1. Everytime you post on LinkedIn, think about authenticity, not self-promotion.

      Chairman and CEO of Kaiser Permanente and LinkedIn Influencer Bernard J. Tyson’s examination of race relations in response to Ferguson reached half a million people on LinkedIn. Why? The authenticity and passion that resonated from Tyson’s post not only brought positive attention to him as an influential thought leader, but also drew positive recognition for his company just by virtue of the post.

      Remember, the key to thought leadership is to publish your perspective on highly relevant topics, not shouting out your brand (because, simply put, that’s called advertising).

      1. Make sure you’re using visuals.

      As you know from blog, social media, and media relations best practices, a picture is worth a thousand words. LinkedIn profiles with a photo are 14 times more likely to be viewed than those without so give your posts some image love too.

      Not sure where to snag free stock imagery? Try Pixabay, Gratisography (if you’re feeling a little cray), or Death to the Stock Photo which sends free photos to your inbox every month.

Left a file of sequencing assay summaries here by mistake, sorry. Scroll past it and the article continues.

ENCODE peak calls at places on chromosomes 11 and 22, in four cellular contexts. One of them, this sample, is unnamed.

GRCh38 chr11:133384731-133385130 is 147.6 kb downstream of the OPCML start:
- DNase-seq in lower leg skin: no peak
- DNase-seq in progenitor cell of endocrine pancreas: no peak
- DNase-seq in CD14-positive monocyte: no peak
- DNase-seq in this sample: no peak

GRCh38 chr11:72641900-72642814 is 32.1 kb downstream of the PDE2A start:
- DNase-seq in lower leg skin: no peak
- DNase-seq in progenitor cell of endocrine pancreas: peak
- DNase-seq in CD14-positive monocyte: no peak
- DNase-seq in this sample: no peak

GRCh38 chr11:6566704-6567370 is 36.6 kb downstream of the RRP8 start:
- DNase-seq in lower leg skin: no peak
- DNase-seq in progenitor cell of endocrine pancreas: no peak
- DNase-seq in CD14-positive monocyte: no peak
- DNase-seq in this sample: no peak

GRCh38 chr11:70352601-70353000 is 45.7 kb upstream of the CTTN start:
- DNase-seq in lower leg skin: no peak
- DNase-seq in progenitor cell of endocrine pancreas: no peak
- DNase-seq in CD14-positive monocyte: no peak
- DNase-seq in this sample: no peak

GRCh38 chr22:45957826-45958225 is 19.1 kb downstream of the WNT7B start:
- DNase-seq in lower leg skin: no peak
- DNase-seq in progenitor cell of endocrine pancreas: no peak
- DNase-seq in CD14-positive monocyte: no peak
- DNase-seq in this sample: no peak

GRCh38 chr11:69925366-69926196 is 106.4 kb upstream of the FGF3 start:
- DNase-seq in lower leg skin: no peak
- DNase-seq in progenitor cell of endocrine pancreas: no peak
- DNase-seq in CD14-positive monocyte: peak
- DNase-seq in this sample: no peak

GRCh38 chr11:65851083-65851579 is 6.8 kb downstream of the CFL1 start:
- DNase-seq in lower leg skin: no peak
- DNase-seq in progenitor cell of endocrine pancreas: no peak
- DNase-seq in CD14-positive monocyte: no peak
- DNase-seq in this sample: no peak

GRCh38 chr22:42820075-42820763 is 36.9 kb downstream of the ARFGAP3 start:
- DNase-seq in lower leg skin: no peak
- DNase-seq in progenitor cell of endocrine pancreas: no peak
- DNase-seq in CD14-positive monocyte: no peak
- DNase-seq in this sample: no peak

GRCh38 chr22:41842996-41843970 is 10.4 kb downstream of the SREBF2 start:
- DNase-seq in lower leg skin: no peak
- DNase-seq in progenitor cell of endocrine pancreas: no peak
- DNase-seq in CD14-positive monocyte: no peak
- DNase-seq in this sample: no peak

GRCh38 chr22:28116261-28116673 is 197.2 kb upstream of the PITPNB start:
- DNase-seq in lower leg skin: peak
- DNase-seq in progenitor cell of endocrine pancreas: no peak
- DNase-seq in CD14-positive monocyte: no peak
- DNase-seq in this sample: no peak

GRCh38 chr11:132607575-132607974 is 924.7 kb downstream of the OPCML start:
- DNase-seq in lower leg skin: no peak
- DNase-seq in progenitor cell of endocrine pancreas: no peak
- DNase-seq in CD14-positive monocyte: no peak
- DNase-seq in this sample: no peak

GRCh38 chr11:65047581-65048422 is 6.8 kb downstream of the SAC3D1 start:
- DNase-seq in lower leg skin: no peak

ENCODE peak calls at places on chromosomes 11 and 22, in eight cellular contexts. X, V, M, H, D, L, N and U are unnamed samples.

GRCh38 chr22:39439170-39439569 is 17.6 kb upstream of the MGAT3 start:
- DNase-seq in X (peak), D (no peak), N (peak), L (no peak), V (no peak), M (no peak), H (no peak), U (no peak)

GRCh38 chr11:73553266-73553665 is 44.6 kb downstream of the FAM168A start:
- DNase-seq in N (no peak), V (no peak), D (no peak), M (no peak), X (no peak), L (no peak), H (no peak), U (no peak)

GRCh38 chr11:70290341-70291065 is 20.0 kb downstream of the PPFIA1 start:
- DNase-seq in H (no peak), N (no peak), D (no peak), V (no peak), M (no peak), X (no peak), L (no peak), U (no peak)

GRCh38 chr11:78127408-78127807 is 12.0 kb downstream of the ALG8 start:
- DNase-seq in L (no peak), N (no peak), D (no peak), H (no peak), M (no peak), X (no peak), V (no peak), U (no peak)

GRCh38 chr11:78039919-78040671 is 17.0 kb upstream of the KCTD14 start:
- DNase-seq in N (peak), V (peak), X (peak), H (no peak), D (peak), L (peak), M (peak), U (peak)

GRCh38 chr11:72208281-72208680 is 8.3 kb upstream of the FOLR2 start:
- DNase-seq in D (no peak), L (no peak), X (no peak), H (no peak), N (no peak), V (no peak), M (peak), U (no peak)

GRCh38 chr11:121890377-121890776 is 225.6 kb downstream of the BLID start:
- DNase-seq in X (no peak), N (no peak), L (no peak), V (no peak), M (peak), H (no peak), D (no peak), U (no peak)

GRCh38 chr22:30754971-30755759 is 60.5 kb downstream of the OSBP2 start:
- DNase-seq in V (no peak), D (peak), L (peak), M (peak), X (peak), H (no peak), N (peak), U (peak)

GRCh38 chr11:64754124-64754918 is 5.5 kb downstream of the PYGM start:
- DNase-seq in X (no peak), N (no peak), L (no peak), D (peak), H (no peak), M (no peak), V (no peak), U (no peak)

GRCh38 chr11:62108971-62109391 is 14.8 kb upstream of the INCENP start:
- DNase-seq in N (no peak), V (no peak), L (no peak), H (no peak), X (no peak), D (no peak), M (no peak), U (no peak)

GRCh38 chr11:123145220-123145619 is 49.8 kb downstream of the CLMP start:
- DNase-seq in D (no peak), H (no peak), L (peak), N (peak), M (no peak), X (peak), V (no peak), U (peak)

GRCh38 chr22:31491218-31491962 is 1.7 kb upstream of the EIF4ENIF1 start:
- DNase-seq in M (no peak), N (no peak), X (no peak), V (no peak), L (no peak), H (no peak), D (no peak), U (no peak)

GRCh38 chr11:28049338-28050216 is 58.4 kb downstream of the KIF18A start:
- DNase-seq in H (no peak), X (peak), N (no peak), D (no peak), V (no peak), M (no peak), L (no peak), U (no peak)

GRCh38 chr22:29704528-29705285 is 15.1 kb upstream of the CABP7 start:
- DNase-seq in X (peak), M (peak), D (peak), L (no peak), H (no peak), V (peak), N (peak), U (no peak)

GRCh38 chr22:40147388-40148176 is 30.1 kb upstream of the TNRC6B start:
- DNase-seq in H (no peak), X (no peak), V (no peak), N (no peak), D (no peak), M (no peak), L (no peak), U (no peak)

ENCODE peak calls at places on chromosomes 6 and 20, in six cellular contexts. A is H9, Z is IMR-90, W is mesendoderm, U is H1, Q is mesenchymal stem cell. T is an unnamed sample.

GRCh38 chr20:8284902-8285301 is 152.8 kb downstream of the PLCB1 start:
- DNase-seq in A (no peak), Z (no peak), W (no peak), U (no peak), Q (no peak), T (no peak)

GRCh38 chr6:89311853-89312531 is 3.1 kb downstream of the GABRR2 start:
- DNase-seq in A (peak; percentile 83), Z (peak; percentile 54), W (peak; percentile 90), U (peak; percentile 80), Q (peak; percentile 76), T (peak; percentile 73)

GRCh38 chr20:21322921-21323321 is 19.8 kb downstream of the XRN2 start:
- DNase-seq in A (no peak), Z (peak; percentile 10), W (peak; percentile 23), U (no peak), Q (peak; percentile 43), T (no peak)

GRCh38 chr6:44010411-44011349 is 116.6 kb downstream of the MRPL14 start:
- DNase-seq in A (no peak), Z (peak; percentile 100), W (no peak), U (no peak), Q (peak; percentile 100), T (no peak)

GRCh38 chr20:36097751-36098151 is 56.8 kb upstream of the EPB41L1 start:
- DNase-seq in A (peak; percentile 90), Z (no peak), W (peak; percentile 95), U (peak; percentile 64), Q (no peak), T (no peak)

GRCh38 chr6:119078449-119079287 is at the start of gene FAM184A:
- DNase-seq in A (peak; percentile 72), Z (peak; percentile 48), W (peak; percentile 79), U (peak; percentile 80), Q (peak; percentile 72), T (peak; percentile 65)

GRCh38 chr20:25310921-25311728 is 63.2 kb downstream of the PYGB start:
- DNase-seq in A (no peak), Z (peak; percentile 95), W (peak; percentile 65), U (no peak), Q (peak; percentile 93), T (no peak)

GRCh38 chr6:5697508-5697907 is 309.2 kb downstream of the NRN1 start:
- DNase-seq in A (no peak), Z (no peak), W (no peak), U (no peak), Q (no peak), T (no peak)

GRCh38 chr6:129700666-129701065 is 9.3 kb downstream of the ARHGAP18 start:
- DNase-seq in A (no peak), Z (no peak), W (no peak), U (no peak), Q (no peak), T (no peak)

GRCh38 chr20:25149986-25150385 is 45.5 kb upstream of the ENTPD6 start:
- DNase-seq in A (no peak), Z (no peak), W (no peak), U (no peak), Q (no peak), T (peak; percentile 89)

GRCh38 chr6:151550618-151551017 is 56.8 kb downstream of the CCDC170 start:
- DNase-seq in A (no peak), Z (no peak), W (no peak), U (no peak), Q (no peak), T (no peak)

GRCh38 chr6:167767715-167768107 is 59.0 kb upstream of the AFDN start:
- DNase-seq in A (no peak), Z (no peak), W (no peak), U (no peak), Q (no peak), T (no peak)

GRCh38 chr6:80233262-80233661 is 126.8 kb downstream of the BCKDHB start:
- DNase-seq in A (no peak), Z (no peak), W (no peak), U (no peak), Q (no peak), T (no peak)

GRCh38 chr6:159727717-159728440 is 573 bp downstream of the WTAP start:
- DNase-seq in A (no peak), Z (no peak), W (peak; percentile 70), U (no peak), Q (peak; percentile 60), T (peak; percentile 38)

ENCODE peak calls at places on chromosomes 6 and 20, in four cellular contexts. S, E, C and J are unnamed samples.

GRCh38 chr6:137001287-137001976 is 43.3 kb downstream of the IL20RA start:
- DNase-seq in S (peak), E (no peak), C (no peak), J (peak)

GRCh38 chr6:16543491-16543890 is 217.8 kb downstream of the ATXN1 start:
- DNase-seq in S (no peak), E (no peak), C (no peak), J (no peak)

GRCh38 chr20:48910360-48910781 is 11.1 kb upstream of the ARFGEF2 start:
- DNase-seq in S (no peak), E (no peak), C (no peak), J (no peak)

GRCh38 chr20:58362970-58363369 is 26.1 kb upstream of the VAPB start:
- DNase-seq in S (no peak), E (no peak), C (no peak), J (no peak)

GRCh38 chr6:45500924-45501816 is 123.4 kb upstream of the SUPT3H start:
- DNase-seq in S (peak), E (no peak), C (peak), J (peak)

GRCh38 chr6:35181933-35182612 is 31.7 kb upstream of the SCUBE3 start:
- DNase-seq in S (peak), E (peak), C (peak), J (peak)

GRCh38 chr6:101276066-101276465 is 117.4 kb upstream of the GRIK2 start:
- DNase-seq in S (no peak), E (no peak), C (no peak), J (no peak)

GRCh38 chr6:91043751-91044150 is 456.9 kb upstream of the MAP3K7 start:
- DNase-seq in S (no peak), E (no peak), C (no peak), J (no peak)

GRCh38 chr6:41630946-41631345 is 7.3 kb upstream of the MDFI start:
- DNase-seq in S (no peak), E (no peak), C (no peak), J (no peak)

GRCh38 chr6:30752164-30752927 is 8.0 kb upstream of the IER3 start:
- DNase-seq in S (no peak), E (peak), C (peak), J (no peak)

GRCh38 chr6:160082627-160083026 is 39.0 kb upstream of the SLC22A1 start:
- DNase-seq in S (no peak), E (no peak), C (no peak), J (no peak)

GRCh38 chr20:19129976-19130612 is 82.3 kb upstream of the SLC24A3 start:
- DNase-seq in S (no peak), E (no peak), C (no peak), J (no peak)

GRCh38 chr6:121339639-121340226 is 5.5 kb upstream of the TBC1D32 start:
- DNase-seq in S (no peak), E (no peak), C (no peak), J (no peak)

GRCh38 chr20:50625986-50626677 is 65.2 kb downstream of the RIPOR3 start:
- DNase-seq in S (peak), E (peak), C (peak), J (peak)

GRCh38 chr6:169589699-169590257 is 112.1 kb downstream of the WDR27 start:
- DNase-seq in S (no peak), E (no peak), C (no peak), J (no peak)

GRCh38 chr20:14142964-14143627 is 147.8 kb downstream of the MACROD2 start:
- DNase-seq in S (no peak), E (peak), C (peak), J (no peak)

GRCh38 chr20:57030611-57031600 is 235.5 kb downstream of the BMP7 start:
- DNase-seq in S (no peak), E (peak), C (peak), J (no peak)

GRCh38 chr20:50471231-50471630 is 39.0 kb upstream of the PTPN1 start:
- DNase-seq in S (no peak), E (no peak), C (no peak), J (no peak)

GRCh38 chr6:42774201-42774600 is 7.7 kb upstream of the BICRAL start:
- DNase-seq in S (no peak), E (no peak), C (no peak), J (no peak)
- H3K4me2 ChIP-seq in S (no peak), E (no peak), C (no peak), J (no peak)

1. Engage, engage, engage.

      After you post, your work is not done. Actively engage with your network by creating conversations in response to LinkedIn Pulse post comments. If someone likes your post, be “pat-their-back proactive” by checking out what they’ve written on LinkedIn and share the love as you would on any other social platform.

      Bonus points if your LinkedIn post includes a highly shareable graphic created using Canva or any other graphic design platform that empowers non-designers to turn their thoughts into visual hooks.

      1. Encourage fellow employees to join in.